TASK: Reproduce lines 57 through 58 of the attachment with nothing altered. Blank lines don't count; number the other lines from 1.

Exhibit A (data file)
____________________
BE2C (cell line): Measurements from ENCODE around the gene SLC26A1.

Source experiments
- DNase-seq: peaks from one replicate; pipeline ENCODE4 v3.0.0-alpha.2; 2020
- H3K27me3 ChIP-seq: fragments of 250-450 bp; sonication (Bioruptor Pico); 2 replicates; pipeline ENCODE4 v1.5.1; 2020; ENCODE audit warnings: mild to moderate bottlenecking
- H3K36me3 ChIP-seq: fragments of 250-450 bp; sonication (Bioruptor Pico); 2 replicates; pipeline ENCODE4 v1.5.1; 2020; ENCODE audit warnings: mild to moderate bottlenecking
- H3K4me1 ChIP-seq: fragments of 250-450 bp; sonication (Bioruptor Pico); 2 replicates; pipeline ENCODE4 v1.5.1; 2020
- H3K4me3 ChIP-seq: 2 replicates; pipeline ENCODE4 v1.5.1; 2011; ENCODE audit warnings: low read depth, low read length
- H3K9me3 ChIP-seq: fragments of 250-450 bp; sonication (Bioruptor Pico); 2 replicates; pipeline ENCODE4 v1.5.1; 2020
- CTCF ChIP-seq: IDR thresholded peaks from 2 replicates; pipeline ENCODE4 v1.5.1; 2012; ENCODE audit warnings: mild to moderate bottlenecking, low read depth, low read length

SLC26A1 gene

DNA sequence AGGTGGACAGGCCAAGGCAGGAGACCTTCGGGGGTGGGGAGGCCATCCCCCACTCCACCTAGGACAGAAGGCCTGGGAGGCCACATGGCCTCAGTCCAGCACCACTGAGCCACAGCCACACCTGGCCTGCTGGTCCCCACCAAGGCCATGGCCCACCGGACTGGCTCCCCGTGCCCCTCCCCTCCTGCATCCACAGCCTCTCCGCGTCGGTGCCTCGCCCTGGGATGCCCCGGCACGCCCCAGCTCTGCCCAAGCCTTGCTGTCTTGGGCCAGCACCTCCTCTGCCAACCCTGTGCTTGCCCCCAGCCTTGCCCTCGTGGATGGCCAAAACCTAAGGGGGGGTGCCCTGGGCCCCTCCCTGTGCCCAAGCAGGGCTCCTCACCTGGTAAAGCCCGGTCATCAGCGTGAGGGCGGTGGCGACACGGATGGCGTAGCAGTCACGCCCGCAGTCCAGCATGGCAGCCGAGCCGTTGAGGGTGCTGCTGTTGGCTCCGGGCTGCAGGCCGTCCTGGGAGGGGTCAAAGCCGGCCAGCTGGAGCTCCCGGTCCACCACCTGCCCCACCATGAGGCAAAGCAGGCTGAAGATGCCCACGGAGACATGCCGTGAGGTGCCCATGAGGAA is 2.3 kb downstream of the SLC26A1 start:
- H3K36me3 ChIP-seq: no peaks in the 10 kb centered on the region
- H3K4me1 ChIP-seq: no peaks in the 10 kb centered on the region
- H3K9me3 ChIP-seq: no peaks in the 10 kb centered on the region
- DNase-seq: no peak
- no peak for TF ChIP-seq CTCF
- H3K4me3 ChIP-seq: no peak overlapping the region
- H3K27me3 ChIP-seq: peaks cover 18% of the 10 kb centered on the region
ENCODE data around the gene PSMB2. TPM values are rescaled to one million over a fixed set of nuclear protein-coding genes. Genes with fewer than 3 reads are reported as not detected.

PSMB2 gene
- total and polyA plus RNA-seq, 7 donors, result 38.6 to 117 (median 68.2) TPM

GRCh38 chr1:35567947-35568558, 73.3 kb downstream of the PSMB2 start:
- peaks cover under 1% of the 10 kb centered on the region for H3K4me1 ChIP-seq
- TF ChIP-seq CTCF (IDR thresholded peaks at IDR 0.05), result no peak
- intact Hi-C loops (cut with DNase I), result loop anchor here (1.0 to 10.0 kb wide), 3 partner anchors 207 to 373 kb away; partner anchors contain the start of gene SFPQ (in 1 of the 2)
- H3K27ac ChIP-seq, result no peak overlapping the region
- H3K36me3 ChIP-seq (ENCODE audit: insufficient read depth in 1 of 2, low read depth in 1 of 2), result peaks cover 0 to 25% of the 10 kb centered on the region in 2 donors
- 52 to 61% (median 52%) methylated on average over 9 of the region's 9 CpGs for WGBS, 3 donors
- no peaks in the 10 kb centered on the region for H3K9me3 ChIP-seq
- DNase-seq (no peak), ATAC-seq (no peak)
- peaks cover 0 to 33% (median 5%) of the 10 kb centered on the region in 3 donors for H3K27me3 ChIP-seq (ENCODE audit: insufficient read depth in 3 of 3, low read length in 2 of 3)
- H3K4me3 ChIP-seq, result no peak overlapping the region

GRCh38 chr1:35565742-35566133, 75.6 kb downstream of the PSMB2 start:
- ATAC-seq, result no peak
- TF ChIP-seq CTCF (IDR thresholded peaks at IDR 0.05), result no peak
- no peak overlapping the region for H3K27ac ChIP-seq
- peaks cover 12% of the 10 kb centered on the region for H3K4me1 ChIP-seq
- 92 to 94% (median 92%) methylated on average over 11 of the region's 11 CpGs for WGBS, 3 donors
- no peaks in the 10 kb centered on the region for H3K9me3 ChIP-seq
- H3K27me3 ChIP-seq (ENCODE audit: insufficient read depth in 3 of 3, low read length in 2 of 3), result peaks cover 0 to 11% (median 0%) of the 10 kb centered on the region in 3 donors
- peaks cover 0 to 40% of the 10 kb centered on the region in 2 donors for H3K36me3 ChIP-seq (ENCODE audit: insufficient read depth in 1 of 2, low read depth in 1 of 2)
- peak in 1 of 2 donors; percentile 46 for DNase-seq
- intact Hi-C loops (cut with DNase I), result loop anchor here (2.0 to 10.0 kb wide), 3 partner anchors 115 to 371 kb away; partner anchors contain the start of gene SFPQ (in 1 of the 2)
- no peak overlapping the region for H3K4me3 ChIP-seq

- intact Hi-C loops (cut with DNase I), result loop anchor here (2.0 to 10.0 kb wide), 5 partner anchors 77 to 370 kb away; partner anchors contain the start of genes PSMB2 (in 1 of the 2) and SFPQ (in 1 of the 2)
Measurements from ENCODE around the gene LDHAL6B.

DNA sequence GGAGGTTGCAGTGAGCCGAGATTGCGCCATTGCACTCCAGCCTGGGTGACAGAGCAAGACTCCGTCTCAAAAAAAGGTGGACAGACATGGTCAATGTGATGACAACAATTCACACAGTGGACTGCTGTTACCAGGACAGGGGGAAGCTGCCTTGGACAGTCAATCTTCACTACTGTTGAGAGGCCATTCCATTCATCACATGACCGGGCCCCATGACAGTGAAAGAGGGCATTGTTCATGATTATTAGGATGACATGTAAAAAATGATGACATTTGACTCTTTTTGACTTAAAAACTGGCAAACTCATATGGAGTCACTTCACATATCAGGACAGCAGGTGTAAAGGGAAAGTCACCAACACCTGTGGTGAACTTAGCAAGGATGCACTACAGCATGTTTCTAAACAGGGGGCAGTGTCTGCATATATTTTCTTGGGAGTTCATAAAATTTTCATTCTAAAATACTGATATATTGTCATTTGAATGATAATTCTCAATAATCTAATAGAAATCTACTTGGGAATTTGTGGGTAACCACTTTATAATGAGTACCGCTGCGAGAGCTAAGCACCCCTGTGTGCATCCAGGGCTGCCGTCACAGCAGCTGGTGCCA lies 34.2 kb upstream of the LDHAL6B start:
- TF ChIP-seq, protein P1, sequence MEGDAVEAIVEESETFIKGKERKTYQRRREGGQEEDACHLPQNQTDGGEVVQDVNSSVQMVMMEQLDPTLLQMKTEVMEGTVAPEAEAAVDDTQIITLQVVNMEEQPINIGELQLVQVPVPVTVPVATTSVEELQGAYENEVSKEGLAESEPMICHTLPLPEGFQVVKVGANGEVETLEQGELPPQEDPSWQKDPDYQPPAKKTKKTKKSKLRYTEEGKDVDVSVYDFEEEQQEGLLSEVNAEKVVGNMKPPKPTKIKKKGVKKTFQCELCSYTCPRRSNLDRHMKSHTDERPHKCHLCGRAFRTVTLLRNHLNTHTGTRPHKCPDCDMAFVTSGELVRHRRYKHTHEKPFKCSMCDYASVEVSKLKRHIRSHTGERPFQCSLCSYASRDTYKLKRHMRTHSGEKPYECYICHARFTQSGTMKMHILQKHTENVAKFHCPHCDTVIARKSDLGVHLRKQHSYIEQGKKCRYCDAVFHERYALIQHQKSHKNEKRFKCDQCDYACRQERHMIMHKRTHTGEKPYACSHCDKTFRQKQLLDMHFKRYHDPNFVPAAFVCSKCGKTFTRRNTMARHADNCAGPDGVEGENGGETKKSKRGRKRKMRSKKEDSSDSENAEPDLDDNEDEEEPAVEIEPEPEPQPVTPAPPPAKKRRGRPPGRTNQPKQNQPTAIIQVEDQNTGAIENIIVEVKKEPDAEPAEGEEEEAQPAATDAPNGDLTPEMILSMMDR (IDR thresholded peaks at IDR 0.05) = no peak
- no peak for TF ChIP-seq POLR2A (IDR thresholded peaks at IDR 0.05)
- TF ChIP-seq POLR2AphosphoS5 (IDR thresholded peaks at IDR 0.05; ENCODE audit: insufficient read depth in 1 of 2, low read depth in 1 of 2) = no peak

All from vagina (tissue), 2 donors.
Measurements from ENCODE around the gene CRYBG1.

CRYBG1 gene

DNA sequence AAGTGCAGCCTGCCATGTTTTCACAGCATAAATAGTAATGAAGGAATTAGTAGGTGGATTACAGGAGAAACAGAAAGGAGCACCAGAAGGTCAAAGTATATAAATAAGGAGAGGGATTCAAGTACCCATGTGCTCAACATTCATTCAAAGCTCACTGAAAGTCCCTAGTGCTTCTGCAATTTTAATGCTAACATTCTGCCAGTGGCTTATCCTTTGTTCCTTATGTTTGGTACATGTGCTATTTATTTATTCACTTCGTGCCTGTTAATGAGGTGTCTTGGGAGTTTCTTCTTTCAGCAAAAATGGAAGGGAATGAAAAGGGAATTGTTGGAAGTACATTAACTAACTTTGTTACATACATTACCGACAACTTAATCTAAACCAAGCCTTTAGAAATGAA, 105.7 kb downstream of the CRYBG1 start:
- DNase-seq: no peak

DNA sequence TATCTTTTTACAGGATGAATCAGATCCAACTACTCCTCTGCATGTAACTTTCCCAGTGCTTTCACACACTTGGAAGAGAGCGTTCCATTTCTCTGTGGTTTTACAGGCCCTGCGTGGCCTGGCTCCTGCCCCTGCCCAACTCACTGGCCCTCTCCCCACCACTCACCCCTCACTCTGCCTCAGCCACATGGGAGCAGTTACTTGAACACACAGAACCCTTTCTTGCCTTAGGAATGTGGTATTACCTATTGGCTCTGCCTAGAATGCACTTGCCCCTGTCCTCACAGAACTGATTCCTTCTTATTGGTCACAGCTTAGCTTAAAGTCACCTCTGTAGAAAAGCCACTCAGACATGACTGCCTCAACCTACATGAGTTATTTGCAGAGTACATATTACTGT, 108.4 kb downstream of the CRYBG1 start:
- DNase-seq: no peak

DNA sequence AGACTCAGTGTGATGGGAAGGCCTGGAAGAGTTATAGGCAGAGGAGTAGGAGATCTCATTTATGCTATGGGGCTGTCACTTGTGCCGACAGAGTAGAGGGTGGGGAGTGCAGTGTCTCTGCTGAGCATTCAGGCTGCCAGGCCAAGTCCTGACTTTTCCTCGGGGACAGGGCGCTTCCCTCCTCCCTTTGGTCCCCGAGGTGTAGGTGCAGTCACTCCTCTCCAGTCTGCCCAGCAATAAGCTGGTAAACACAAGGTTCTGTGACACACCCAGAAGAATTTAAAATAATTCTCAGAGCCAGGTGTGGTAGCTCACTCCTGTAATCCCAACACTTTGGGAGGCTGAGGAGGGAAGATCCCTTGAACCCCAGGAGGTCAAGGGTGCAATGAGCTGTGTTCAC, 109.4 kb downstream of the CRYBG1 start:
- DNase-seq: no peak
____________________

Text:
- DNase-seq: no peak

DNA sequence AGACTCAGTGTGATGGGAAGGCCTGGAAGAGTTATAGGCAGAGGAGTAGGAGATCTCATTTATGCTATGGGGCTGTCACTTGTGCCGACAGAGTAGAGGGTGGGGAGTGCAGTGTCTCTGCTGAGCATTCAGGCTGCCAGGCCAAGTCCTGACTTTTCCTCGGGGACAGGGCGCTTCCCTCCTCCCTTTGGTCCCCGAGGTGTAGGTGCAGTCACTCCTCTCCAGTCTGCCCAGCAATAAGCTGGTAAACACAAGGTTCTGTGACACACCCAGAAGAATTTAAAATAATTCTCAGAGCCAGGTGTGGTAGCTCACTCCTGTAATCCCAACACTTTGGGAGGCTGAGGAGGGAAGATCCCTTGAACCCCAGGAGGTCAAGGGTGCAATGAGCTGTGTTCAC, 109.4 kb downstream of the CRYBG1 start: